Still trying to tame my email from eight days of non-connectivity in Cuba, I just noticed at 2:20 that today is Holocaust Remembrance Day. I glanced at this morning’s paper and don’t recall seeing it mentioned. My inbox was clogged with the never-ending pleas to sign petitions, give $3 (but please give more) to a cause, or check out the latest crazy tweet by POTUS.
If I hadn’t scrolled down an email from Tablet magazine to check out an article about crumbling Jewish cemeteries in Eastern Europe, I would never have known.
For ages, I’ve been reading about how to ensure that kids today, children my grandchildren’s ages, never forget. And yet, the explosion of TMI has made it possible for me to forget. I guess the real Yom HaShoah, the one I learned about in Sunday School, occurs at sundown on April 23 this year. Sirens will go off in Israel and people there will supposedly stop what they are doing and put down their electronics for a couple of minutes. Maybe my grandkids will hear about it then?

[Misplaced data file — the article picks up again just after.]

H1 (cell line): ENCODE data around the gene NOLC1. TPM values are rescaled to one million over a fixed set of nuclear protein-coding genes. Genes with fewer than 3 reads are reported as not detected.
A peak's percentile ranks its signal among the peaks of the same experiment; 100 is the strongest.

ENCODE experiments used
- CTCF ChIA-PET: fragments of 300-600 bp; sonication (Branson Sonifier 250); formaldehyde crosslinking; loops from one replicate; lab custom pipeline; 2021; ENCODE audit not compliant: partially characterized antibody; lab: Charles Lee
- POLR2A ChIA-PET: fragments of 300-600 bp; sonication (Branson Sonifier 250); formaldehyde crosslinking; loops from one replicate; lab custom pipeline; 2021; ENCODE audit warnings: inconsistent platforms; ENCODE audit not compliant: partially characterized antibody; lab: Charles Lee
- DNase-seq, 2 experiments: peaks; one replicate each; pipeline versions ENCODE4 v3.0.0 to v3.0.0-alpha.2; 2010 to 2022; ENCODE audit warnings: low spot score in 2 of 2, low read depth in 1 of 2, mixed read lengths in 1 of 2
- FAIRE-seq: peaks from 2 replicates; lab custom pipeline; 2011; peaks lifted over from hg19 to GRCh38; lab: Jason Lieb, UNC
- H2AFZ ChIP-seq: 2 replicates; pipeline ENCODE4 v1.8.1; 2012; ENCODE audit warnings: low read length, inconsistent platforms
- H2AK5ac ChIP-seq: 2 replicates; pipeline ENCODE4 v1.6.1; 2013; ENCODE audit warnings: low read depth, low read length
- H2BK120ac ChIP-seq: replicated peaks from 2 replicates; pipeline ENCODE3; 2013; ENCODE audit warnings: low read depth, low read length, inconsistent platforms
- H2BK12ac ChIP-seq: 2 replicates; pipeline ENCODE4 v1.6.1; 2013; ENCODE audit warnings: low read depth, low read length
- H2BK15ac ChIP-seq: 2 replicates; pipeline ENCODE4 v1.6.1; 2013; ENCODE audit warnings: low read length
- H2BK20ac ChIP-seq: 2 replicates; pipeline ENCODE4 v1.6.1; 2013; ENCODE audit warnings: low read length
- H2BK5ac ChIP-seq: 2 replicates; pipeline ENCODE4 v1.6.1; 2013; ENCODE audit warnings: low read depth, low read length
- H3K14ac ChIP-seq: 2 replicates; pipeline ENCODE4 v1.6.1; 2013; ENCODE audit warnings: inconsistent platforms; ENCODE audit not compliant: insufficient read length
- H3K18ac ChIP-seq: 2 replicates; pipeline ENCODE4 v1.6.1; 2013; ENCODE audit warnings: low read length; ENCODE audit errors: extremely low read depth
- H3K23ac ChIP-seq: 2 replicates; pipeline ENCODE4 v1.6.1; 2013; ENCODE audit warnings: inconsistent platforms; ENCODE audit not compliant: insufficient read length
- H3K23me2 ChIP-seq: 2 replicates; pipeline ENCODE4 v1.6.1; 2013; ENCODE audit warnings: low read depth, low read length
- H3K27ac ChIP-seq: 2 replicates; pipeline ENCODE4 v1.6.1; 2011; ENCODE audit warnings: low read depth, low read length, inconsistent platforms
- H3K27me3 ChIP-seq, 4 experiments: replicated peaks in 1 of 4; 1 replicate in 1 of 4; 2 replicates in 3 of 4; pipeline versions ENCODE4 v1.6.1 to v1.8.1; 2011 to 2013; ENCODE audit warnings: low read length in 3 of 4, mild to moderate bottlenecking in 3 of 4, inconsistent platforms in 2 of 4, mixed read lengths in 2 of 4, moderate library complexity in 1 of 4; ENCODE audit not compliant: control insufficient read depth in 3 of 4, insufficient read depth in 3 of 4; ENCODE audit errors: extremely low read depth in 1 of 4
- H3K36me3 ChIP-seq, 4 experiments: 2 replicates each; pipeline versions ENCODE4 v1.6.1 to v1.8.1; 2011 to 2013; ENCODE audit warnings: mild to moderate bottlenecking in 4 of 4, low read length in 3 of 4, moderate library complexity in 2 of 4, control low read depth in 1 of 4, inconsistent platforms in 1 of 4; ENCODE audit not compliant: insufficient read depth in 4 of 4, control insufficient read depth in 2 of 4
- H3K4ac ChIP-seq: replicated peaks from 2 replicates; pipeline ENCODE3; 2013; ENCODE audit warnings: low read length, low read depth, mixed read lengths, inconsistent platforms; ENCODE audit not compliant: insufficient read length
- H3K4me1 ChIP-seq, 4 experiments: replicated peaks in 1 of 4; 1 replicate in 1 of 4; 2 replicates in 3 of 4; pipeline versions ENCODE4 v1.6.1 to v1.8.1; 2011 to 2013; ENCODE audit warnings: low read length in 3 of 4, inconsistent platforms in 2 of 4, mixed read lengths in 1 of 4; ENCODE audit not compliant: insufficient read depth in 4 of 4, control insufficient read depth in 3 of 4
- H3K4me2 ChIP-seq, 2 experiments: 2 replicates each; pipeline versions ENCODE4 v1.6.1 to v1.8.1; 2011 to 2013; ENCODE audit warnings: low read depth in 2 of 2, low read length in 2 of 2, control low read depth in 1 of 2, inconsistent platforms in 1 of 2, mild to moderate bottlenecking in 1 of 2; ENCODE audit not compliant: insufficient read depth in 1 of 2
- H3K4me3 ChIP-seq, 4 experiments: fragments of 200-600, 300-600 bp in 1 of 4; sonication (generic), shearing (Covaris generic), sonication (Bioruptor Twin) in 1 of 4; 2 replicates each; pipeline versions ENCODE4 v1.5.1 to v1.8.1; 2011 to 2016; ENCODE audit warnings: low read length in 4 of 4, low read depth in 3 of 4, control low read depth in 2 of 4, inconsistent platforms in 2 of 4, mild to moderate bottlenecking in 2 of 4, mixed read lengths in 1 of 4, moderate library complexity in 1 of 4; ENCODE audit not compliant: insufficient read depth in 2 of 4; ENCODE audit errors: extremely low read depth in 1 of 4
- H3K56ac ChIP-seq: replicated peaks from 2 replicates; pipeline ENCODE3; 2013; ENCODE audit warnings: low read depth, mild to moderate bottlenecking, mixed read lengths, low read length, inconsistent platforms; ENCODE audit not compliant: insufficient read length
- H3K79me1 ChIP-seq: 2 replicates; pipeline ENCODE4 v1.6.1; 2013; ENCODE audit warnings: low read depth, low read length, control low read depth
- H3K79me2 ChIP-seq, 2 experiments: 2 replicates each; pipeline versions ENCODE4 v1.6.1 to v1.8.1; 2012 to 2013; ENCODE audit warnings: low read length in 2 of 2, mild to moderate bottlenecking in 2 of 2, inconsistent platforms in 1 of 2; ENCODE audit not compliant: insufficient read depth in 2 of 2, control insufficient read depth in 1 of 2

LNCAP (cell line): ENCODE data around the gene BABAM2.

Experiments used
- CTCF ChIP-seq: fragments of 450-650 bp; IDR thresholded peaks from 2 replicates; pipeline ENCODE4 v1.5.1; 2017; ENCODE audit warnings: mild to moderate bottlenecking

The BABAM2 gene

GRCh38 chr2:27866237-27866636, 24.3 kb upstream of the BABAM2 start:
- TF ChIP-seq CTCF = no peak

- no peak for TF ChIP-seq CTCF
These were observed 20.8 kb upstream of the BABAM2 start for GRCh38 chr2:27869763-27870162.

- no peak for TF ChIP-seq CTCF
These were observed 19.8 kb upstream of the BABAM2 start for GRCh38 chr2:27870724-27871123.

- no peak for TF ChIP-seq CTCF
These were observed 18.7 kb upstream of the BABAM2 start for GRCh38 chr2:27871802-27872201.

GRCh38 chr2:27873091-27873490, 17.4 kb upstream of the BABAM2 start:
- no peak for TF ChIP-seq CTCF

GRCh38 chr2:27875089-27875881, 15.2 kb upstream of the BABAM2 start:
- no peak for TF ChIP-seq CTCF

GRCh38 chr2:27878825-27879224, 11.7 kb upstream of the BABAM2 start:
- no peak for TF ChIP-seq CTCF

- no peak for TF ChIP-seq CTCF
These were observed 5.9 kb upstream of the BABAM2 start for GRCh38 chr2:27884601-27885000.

Today’s date was adopted by the UN and commemorates the anniversary of the liberation of the Auschwitz-Birkenau concentration camp in 1945. Instead of thinking about that, I have been busy deleting hundreds of emails. Even though today is not the “real” date, what’s wrong with remembering what happened twice a year?
I worry that, as the survivors of the Holocaust die, there will be no one to tell the story. Yes, there are museums in large cities and many schools have assemblies about it, but we are so distracted by so much information bombarding us that I wonder who will continue to visit the museums and when the assemblies will stop.
So I’m dashing off this short blog post hoping that you see it in your email or Facebook feed. I was raised to believe the world would never forget the Holocaust. But now, I’m not so sure.